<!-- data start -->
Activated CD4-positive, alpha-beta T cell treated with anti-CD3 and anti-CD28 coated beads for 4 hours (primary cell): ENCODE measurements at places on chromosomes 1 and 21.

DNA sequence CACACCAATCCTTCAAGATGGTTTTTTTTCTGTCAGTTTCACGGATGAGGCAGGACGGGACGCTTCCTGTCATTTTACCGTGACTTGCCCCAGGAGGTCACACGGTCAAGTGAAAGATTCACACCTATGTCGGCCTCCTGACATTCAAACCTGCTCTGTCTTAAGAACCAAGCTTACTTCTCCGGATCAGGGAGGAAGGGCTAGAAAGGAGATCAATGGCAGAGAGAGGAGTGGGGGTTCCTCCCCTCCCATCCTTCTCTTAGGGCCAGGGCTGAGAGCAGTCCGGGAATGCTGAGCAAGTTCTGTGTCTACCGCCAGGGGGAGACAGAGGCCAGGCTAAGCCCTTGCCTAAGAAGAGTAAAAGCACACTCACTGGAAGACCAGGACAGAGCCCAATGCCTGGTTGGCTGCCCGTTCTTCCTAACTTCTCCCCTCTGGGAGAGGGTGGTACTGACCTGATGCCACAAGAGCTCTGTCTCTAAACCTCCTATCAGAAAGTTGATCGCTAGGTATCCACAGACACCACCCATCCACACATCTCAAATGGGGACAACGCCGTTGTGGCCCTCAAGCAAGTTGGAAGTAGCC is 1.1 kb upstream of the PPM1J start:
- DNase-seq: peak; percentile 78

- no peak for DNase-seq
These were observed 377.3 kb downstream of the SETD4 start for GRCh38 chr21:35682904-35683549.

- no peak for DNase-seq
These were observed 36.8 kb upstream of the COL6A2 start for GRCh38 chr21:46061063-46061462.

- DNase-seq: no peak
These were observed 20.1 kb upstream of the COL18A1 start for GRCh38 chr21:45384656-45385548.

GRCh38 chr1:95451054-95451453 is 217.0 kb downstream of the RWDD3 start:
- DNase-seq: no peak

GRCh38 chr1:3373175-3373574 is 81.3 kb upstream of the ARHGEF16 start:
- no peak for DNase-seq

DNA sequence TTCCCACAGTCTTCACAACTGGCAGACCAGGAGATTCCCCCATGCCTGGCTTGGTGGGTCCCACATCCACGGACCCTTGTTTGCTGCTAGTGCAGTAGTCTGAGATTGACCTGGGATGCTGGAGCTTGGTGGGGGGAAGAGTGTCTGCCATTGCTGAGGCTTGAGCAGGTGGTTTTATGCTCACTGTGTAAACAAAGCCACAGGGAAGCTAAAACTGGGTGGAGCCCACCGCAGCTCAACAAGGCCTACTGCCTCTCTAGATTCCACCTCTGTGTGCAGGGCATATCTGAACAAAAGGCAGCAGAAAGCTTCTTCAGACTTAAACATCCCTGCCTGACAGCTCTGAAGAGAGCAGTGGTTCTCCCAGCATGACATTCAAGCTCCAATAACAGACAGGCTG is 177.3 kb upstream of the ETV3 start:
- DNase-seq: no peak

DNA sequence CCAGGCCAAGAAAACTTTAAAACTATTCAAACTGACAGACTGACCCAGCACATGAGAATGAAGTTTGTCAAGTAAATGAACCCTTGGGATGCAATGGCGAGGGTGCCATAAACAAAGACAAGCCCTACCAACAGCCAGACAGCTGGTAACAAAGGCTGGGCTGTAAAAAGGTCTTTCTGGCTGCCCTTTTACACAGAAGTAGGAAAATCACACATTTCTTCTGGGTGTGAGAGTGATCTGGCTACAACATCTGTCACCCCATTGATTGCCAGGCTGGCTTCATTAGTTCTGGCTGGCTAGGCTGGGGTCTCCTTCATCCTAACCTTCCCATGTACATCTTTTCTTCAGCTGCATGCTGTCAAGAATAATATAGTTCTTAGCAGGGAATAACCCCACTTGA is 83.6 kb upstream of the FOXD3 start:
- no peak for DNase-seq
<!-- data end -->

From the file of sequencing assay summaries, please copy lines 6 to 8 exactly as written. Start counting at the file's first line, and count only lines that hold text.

- no peak for DNase-seq
These were observed 36.8 kb upstream of the COL6A2 start for GRCh38 chr21:46061063-46061462.

- DNase-seq: no peak